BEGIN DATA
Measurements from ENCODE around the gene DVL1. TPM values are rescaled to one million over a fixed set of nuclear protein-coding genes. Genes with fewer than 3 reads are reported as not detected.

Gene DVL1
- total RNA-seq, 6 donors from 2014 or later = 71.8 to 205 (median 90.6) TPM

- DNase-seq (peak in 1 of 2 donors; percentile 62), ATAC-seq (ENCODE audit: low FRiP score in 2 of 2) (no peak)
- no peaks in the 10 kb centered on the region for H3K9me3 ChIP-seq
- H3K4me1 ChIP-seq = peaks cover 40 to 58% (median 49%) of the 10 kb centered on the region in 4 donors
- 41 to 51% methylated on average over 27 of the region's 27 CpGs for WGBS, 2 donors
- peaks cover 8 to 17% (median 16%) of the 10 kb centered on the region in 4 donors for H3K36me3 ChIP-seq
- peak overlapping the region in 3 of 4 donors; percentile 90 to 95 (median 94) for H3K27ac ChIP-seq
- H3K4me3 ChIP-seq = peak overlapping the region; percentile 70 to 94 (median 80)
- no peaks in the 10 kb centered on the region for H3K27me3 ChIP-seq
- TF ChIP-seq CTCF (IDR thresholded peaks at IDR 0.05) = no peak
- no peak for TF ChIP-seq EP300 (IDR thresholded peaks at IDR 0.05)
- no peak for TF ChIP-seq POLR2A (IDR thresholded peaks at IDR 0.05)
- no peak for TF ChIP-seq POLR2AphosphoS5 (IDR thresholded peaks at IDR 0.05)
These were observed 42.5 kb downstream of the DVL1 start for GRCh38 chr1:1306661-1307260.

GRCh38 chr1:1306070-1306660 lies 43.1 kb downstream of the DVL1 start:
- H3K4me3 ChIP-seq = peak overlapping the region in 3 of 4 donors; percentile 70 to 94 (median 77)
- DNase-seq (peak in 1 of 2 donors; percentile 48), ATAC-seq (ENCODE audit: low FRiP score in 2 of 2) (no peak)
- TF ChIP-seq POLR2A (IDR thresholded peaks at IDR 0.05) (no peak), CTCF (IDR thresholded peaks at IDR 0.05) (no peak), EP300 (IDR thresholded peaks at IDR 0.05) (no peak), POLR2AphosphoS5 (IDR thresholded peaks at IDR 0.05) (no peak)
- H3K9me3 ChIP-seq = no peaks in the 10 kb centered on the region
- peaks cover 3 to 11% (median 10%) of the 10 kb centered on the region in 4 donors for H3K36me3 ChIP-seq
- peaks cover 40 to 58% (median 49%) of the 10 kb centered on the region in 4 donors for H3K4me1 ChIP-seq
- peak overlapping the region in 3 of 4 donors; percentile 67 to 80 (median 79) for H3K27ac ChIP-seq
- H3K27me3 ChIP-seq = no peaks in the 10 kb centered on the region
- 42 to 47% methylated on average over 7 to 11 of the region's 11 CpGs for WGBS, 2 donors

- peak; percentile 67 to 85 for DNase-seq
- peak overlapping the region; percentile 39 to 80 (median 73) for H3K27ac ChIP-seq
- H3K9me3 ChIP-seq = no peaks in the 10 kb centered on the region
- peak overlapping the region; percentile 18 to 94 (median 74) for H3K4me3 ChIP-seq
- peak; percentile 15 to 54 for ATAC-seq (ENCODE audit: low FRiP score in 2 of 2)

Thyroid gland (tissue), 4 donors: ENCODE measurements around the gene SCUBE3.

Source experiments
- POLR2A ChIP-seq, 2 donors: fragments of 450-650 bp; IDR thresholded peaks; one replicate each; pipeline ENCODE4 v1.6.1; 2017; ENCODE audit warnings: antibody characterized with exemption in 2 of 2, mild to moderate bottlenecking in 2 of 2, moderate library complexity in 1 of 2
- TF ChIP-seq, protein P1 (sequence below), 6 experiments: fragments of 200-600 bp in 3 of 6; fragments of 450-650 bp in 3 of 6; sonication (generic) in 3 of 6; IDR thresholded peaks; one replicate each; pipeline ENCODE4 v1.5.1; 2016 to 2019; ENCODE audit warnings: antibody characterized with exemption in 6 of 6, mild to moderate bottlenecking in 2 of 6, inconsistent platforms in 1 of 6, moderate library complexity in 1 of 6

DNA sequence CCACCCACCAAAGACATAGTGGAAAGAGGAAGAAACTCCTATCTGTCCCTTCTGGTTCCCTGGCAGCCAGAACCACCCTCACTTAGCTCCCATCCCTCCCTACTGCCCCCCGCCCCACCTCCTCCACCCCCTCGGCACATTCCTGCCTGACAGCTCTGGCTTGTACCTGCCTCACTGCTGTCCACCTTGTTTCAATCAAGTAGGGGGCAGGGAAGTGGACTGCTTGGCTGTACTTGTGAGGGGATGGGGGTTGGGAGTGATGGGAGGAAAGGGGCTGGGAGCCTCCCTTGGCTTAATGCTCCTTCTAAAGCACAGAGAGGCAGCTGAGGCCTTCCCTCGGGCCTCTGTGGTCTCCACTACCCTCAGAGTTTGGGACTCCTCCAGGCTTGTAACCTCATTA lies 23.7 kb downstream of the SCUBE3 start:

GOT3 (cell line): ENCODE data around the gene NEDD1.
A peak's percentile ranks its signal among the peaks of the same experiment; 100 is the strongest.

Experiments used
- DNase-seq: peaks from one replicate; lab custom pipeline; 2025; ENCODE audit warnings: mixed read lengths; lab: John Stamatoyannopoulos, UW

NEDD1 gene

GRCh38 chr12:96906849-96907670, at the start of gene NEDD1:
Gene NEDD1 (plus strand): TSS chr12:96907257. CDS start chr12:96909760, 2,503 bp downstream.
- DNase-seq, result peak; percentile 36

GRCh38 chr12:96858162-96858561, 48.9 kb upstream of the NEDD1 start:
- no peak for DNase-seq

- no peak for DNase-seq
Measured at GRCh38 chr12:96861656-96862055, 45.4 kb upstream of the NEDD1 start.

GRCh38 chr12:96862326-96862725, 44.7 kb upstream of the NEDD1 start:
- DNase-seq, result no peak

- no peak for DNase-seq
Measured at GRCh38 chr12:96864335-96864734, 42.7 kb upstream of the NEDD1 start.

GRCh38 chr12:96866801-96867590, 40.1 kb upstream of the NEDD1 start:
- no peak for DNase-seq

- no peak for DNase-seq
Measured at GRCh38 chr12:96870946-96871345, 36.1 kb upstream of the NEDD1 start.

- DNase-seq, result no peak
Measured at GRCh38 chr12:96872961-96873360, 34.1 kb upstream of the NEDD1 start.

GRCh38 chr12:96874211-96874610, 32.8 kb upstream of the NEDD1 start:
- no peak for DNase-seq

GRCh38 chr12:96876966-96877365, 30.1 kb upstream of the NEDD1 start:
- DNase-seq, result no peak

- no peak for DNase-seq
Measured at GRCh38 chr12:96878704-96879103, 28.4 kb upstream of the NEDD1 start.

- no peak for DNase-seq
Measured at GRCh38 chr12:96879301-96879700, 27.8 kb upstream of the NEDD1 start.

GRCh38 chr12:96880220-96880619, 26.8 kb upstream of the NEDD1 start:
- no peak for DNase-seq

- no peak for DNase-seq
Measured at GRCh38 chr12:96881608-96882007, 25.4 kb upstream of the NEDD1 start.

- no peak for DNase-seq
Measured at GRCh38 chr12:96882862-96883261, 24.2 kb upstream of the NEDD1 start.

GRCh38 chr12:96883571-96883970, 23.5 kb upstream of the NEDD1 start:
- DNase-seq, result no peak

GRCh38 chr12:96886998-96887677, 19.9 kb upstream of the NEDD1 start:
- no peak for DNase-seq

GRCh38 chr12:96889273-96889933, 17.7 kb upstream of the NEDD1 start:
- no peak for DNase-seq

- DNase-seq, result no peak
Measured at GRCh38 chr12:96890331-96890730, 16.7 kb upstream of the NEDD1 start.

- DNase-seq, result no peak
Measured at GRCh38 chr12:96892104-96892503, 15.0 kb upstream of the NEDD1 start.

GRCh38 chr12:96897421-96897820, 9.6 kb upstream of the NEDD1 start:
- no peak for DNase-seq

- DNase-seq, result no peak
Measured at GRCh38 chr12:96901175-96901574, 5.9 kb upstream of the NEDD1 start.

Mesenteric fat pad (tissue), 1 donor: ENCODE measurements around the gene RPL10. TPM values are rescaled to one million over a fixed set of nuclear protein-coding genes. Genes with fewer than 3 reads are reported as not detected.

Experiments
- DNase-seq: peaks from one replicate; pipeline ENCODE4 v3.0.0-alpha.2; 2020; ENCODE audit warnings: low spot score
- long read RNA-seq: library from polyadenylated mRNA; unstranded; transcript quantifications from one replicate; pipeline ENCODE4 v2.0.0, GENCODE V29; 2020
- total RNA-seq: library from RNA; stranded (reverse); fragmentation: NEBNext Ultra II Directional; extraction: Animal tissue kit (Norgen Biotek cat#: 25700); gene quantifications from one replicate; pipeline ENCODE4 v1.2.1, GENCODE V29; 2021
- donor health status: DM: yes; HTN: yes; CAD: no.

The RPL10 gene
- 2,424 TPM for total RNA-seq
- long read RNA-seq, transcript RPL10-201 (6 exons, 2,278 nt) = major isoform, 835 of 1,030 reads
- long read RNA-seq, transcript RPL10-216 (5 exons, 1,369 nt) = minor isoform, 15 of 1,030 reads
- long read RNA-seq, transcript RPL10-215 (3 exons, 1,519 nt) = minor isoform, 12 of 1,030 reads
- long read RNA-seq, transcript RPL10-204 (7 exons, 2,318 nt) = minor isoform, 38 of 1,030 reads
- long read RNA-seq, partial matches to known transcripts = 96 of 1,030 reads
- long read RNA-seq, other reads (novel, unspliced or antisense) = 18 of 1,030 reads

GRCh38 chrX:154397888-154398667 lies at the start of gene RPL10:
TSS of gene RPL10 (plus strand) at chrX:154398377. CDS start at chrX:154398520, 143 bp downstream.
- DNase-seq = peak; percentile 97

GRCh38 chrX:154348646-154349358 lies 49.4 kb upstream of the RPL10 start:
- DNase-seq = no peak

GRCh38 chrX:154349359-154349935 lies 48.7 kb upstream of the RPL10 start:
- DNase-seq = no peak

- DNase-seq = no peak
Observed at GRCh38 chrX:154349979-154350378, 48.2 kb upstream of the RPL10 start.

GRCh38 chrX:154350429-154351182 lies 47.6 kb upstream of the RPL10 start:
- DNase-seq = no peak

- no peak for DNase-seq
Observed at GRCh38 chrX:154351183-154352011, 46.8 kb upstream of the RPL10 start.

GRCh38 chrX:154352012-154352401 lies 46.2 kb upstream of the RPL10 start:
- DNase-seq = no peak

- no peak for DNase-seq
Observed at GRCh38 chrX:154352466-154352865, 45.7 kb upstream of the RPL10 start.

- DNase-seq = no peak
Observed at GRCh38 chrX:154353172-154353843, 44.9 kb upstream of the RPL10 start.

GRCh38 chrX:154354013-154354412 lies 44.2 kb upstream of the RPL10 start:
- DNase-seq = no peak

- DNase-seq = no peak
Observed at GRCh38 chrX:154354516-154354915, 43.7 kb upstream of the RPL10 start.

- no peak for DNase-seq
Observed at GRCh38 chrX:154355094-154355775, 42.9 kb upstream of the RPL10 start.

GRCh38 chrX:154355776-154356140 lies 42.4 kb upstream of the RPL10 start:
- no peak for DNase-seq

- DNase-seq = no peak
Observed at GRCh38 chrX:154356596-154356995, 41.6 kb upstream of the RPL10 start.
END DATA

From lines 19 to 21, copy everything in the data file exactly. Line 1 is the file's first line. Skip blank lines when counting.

- DNase-seq (peak in 1 of 2 donors; percentile 48), ATAC-seq (ENCODE audit: low FRiP score in 2 of 2) (no peak)
- TF ChIP-seq POLR2A (IDR thresholded peaks at IDR 0.05) (no peak), CTCF (IDR thresholded peaks at IDR 0.05) (no peak), EP300 (IDR thresholded peaks at IDR 0.05) (no peak), POLR2AphosphoS5 (IDR thresholded peaks at IDR 0.05) (no peak)
- H3K9me3 ChIP-seq = no peaks in the 10 kb centered on the region